Monday, March 18, 2013


Senator Rob Portman came out in support of same-sex marriage last week. Why is that a big deal? He's a Republican (from Ohio). Mr. Portman reversed his position on this hot issue because his son told him that he is gay

The first argument I heard against the senator reversing his position is that it's not right to flip-flop on an issue. 

Apparently those people feel we should pick a side early on in a argument, before we have all the facts and without considering all points of view, and then hold that position no matter what we learn. 

These are not the people I want running my country.

It isn't like his son came out on Wednesday and Mr. Portman held a press conference on Friday (though if he did, I honestly don't think there'd be anything wrong with that). His son came out to his family in February 2011 - two years ago.

For two years, Mr. Portman has had the benefit of closely observing how a ban on same-sex marriage would impact individuals. He has had the chance to hear and see a different perspective. A chance that not many with his background and in his position do. He had the chance - and he listened.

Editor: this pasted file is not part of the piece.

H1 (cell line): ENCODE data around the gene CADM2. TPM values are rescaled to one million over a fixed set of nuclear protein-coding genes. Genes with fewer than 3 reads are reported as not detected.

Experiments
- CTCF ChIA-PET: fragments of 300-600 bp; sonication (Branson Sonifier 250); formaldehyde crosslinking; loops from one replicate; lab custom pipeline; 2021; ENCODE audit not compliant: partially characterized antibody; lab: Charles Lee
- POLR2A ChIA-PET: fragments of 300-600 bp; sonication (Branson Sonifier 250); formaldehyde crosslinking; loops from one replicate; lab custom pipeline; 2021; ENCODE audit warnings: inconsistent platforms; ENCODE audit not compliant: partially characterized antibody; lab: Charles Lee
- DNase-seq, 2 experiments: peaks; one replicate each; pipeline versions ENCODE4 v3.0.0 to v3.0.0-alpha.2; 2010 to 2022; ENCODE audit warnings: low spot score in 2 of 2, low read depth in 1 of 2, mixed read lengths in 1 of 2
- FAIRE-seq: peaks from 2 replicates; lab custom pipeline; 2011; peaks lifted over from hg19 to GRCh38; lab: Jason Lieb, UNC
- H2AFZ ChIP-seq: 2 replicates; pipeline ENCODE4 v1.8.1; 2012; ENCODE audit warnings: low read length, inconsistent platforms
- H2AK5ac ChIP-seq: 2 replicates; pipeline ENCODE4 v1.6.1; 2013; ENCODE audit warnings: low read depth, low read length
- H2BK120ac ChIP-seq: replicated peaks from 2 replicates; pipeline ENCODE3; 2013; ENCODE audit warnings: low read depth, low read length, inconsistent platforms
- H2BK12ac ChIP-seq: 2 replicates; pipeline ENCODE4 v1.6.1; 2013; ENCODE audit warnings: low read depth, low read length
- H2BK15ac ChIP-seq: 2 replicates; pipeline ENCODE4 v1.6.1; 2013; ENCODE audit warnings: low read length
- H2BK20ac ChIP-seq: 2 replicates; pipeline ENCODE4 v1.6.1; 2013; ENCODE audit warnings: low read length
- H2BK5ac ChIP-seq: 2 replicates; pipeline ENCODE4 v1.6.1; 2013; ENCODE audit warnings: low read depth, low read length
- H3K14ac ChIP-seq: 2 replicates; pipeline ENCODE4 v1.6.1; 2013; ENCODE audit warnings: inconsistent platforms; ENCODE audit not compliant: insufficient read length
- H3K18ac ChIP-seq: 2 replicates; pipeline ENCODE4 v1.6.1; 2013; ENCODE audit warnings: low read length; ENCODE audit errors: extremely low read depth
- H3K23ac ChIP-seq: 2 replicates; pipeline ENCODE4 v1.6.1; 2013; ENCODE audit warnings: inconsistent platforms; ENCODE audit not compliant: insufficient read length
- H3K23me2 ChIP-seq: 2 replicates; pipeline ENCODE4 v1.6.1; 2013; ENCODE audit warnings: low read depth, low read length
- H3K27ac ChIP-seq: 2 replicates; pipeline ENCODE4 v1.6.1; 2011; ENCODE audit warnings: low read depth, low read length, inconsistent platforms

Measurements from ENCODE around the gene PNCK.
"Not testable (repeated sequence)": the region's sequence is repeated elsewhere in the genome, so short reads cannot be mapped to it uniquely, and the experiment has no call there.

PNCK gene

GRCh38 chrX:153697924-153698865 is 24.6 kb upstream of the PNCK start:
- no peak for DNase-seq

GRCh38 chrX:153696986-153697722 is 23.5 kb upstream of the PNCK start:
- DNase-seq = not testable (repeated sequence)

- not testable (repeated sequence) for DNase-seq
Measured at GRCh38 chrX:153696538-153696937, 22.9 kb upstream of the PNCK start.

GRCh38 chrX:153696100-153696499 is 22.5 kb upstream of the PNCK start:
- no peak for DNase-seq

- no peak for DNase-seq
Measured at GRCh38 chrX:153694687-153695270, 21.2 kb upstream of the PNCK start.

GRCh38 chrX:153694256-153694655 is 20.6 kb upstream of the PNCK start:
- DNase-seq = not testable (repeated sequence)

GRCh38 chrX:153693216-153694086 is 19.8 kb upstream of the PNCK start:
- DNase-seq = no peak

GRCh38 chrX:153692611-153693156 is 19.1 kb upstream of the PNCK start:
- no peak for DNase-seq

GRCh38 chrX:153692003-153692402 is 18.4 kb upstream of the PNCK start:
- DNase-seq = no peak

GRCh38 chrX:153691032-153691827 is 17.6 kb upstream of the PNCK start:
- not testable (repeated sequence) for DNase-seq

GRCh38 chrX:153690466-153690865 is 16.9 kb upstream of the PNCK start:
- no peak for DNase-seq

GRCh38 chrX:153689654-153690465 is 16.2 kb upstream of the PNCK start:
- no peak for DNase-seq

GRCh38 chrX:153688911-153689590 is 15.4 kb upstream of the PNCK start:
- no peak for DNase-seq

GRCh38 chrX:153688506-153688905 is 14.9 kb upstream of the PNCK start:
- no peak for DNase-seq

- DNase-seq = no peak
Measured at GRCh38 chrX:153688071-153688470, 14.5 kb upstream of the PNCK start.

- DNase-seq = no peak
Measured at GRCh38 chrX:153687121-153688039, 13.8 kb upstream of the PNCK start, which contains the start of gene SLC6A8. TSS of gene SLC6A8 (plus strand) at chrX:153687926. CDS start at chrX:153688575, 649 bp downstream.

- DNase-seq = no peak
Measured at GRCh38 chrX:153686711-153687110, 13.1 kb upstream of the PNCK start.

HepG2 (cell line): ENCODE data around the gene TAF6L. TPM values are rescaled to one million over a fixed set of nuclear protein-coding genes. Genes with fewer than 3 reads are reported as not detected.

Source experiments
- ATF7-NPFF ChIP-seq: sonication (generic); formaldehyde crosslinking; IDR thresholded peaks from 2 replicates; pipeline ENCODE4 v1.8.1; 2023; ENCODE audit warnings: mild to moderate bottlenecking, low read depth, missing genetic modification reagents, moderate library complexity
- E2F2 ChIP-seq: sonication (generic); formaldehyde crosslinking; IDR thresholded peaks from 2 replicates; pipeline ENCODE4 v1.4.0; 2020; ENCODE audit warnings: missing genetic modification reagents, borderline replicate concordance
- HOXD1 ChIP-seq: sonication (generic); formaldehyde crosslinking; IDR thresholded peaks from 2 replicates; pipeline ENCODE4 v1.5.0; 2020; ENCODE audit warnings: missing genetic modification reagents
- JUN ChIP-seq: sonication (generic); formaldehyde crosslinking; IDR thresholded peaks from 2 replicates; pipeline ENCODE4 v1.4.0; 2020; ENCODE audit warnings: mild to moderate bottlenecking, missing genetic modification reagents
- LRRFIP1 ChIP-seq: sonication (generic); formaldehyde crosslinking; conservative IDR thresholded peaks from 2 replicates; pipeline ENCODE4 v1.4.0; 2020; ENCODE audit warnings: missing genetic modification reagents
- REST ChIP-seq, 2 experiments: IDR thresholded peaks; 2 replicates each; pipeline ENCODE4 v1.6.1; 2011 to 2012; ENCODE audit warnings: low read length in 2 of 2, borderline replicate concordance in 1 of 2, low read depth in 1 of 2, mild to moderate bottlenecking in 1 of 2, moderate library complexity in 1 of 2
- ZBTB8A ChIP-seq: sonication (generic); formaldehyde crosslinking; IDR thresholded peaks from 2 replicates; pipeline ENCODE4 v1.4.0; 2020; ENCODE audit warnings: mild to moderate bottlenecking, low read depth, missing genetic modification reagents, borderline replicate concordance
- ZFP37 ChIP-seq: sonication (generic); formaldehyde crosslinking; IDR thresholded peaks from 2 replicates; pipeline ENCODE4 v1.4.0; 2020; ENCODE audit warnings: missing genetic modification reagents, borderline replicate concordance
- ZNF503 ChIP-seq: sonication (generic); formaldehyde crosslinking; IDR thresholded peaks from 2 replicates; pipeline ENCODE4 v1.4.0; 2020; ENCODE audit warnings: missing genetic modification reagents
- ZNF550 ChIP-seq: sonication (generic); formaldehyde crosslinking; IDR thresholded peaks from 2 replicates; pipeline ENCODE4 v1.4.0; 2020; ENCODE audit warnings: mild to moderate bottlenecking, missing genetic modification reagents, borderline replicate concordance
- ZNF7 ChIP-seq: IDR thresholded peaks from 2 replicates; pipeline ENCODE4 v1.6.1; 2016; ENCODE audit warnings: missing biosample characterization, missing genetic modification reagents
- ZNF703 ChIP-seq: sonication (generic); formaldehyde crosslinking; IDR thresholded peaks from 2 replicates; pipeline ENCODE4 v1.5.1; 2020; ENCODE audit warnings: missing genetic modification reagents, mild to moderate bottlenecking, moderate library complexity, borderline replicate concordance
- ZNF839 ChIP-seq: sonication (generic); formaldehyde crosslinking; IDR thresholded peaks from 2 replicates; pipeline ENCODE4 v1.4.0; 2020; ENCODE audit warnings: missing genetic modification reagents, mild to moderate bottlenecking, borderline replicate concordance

Isn't that who we want making decisions that will shape our country? Someone who will listen? 

The other argument I've read is that he has a responsibility to represent the interests of the people who elected him, not his own personal preference. 

That's not true. He has a responsibility to represent the interests of the people of Ohio - all the people, not just those who voted for him. The trend in the United States is a growing support of same-sex marriage. If 51% of Americans support it, what are the odds that at least a few of those people live in Ohio? 

The bottom line is, the man was elected to do a job. Part of that job is listening, learning, and interpreting information to enact laws that protect all of his constituents. Like many Americans, he's learned - and in doing so, his opinion has evolved. 

That makes him a better representative. It's how this is supposed to work. 
“I have come to believe that if two people are prepared to make a lifetime commitment to love and care for each other in good times and in bad, the government shouldn’t deny them the opportunity to get married,” Portman wrote in an essay for the Columbus Dispatch.